[08:25] Actually, PizzaQL started as a React learning project, to be honest with you… And from my point it was the best learning experience I’ve ever had. At first it was experimenting, then optimizing, and all of that made me want to learn React.

What was your process like, from the point that you found open source and GitHub, and you were doing some C#, to the point that you have PizzaQL, which was your learning (experimental) project, and an impressive one at that? Did you look for tutorials? Did you take classes? What were some things that you did just getting started, and how did you know where to look?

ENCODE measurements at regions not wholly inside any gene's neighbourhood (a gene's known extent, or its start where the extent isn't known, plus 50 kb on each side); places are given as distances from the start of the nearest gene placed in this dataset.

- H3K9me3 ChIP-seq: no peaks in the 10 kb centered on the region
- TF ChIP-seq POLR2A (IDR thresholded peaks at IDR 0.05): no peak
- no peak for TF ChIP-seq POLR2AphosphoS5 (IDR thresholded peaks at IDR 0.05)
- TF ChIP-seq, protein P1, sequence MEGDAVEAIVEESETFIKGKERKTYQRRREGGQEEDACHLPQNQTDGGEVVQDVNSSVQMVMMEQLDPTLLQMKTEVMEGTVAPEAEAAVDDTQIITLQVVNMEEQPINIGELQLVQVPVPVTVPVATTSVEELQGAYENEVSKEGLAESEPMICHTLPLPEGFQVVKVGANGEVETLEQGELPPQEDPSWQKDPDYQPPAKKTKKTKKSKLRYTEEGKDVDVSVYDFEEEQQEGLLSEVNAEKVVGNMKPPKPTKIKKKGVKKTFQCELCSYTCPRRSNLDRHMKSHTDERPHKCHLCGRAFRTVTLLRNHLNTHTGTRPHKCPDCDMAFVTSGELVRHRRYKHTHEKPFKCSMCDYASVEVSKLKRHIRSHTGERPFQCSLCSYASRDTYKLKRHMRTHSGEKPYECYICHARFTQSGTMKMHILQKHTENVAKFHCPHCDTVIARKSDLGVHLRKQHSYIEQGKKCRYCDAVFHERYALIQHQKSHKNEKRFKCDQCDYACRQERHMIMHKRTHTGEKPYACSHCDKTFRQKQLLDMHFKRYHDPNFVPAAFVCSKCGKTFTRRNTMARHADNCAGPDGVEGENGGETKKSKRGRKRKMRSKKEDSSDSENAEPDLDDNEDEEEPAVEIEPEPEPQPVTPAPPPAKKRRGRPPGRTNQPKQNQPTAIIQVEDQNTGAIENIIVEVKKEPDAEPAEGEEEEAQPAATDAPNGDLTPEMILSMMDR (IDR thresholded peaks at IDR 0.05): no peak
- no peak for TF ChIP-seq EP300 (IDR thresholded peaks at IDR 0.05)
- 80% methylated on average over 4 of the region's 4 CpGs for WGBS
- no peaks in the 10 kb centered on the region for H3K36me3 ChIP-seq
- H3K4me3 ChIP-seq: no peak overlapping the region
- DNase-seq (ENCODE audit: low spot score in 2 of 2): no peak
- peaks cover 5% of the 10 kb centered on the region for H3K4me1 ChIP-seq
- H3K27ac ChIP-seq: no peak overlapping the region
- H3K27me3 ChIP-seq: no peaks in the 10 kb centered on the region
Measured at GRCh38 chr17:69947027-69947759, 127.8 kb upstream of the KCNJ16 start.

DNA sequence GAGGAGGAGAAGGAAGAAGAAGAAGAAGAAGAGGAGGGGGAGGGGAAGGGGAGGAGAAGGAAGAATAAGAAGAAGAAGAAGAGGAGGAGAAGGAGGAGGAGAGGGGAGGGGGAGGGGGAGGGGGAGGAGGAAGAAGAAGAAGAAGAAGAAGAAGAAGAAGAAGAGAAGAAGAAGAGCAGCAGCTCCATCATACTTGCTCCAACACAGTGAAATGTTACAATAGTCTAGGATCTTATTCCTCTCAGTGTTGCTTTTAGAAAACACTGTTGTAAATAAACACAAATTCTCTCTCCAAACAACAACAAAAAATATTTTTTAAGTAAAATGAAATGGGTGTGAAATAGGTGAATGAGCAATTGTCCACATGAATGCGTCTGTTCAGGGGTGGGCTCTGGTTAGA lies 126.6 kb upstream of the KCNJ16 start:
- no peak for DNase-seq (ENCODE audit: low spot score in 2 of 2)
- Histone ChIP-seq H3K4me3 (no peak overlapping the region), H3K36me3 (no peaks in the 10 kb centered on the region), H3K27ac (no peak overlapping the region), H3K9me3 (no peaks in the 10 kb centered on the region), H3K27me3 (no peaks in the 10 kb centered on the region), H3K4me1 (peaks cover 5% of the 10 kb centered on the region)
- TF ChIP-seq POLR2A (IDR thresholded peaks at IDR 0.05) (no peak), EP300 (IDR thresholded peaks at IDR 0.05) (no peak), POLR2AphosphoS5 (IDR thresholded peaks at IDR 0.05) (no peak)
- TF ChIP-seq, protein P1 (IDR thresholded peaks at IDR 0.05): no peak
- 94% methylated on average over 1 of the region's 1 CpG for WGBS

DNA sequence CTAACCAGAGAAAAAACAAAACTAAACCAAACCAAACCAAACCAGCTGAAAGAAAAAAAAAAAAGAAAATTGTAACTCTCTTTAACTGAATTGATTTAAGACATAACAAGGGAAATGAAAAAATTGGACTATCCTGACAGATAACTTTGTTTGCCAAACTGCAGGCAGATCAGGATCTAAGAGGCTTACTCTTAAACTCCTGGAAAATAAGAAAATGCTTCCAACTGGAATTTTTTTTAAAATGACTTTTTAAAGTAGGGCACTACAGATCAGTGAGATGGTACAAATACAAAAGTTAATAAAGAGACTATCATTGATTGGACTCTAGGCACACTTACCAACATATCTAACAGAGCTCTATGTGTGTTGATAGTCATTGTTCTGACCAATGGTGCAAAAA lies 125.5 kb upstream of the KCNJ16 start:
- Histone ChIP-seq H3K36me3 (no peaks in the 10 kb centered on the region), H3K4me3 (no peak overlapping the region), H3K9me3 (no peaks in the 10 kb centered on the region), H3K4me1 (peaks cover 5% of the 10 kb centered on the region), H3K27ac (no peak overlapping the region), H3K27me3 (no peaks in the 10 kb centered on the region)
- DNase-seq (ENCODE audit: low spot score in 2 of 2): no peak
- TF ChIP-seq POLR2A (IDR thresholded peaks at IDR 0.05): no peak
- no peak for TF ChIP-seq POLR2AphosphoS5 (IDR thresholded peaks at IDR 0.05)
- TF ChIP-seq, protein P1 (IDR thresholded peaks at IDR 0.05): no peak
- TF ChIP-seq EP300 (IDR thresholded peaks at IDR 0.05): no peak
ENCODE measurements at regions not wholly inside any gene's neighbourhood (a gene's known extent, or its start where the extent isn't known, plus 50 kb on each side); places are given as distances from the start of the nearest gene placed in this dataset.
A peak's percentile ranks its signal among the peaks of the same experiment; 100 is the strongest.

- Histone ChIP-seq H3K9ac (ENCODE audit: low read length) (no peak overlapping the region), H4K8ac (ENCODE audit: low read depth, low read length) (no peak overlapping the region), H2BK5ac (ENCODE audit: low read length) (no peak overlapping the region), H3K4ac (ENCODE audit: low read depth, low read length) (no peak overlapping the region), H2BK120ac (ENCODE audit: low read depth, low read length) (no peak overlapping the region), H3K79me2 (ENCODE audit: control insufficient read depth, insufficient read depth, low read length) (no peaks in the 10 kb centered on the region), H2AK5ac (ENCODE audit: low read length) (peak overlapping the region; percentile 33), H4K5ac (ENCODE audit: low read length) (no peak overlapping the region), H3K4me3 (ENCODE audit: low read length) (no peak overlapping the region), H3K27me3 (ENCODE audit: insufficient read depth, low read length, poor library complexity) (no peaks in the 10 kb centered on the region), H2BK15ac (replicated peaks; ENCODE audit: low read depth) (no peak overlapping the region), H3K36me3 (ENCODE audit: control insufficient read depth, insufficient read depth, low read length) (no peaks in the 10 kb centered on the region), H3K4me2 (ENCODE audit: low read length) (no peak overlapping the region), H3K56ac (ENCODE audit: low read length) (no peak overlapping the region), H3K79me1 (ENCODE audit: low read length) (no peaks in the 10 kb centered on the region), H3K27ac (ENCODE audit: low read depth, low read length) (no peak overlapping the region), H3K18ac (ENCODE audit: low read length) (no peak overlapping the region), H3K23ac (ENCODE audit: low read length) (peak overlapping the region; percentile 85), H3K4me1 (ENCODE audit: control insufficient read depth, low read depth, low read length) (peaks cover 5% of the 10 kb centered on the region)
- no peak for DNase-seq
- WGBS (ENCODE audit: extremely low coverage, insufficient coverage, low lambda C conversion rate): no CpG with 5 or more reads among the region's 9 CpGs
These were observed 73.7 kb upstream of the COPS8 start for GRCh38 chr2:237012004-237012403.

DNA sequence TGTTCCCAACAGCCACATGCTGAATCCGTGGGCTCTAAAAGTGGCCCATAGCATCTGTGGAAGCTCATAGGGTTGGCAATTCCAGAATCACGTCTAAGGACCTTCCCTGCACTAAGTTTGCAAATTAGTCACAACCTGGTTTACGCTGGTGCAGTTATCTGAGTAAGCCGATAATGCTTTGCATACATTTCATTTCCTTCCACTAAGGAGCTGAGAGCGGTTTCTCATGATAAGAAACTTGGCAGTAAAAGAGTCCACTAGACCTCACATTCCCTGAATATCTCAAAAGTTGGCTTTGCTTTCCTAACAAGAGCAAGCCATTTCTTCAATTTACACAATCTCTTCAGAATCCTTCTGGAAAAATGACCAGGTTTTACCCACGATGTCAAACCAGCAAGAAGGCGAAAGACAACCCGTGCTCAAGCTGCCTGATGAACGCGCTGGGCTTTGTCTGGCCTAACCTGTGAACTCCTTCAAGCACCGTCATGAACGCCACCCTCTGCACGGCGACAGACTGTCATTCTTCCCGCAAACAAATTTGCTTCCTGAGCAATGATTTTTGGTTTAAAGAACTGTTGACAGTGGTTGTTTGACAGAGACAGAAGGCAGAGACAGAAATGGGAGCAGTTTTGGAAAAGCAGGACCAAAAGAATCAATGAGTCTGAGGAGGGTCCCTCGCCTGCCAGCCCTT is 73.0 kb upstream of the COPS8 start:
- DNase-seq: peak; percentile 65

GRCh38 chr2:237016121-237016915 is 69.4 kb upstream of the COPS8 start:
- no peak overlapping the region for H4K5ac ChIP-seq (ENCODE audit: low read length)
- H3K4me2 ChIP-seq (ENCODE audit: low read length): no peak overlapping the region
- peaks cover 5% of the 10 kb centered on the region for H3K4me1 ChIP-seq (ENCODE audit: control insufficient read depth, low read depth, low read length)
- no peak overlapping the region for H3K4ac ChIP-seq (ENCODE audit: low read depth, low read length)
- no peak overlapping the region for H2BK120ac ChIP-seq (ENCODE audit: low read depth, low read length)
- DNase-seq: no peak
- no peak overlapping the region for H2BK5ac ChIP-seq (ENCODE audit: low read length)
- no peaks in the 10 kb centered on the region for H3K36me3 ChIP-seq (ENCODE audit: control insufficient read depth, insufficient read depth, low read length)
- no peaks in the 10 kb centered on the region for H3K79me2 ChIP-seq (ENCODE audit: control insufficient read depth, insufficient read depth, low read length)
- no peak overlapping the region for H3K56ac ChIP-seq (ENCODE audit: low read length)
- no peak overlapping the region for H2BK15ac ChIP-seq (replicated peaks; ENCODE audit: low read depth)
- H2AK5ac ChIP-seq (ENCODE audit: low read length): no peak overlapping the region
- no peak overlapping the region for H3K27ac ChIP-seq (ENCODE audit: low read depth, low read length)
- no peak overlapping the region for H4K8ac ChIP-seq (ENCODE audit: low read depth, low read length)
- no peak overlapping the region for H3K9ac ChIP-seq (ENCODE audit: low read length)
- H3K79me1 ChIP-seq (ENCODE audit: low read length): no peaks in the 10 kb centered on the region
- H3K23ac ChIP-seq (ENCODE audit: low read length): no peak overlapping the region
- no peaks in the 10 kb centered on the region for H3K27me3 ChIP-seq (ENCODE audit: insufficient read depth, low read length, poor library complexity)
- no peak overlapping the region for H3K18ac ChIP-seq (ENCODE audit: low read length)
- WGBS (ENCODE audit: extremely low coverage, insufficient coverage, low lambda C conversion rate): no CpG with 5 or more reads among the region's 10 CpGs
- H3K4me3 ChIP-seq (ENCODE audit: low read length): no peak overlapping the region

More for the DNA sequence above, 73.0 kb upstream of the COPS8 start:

I started learning the basics of JavaScript [unintelligible 00:09:14.00] and after I started creating some small websites in vanilla JavaScript, I created some CLI apps like CacheCLI, which has over 100 stars on GitHub… And after this time, I really wanted to learn React, as it was getting popular. Some of my friends who are also programming were talking about it.

I tried making something using the default Create React App, boilerplate. When I didn’t understand something, I just looked in the React documentation, and if I haven’t found anything, then I moved to Google and Stack Overflow.

I also attended some talks, for example in the Allegro - this is a big Polish company, making something like eBay or Amazon, but in Poland. They have monthly talks about React, front-end technologies, and stuff like that. Also, listening to JS Conf talks from Dan Abramov. It was really nice and helpful.